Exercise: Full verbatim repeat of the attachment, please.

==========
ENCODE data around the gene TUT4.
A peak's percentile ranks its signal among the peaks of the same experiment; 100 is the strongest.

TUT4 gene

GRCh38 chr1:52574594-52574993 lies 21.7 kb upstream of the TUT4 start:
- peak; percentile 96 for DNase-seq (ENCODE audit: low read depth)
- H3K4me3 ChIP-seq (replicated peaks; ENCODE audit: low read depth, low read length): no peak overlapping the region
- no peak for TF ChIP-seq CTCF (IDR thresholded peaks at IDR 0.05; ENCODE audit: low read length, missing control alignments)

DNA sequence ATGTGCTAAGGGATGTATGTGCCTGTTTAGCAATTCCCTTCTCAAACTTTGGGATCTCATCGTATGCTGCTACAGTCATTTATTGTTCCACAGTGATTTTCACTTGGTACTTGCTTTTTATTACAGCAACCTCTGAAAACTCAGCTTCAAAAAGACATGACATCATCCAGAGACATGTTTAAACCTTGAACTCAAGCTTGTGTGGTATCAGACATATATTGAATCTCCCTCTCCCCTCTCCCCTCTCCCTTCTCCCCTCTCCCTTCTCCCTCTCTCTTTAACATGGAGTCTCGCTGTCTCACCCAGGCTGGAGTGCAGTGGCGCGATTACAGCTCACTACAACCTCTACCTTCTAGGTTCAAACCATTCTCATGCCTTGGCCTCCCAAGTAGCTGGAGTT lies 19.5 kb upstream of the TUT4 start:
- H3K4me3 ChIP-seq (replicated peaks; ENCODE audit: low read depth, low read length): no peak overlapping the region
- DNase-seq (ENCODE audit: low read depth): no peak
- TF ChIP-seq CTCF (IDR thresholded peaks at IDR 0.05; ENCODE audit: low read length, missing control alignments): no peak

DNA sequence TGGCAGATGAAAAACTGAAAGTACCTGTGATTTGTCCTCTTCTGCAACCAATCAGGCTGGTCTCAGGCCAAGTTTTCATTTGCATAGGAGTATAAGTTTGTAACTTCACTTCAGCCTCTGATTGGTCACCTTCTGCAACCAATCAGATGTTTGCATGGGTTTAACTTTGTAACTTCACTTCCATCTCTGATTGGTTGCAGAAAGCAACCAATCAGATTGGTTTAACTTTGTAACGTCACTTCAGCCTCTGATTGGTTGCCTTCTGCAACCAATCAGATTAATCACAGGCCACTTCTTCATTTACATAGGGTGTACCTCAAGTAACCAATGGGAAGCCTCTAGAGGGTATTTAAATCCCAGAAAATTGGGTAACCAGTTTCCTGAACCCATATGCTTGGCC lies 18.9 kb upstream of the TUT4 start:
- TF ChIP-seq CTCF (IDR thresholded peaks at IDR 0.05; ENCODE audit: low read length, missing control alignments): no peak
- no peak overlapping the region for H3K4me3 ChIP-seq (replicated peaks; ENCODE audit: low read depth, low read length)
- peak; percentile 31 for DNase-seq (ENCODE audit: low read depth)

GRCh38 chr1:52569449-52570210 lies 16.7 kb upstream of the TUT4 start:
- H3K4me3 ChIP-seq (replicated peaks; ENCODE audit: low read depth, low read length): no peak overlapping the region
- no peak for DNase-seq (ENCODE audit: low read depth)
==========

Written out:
ENCODE data around the gene TUT4.
A peak's percentile ranks its signal among the peaks of the same experiment; 100 is the strongest.

TUT4 gene

GRCh38 chr1:52574594-52574993 lies 21.7 kb upstream of the TUT4 start:
- peak; percentile 96 for DNase-seq (ENCODE audit: low read depth)
- H3K4me3 ChIP-seq (replicated peaks; ENCODE audit: low read depth, low read length): no peak overlapping the region
- no peak for TF ChIP-seq CTCF (IDR thresholded peaks at IDR 0.05; ENCODE audit: low read length, missing control alignments)

DNA sequence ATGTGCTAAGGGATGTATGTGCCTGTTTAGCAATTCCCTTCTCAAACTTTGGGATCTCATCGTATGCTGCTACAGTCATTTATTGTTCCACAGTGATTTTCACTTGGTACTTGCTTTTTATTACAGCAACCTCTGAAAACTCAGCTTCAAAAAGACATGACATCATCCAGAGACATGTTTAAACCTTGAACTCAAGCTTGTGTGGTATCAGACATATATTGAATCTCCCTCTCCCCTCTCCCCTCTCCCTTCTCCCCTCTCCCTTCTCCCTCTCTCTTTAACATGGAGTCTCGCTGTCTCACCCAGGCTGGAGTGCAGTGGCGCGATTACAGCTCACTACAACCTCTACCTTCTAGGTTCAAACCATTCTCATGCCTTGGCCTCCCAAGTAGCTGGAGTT lies 19.5 kb upstream of the TUT4 start:
- H3K4me3 ChIP-seq (replicated peaks; ENCODE audit: low read depth, low read length): no peak overlapping the region
- DNase-seq (ENCODE audit: low read depth): no peak
- TF ChIP-seq CTCF (IDR thresholded peaks at IDR 0.05; ENCODE audit: low read length, missing control alignments): no peak

DNA sequence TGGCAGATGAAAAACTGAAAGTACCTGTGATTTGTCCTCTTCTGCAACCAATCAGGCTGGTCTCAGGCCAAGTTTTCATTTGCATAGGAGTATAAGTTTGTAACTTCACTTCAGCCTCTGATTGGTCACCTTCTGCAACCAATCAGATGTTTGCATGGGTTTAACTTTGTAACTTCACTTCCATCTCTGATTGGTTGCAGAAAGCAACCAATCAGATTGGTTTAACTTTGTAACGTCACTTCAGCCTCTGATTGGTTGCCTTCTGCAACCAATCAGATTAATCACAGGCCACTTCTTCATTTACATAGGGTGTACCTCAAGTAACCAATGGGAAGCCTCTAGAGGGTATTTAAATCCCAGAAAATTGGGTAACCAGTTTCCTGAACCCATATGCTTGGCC lies 18.9 kb upstream of the TUT4 start:
- TF ChIP-seq CTCF (IDR thresholded peaks at IDR 0.05; ENCODE audit: low read length, missing control alignments): no peak
- no peak overlapping the region for H3K4me3 ChIP-seq (replicated peaks; ENCODE audit: low read depth, low read length)
- peak; percentile 31 for DNase-seq (ENCODE audit: low read depth)

GRCh38 chr1:52569449-52570210 lies 16.7 kb upstream of the TUT4 start:
- H3K4me3 ChIP-seq (replicated peaks; ENCODE audit: low read depth, low read length): no peak overlapping the region
- no peak for DNase-seq (ENCODE audit: low read depth)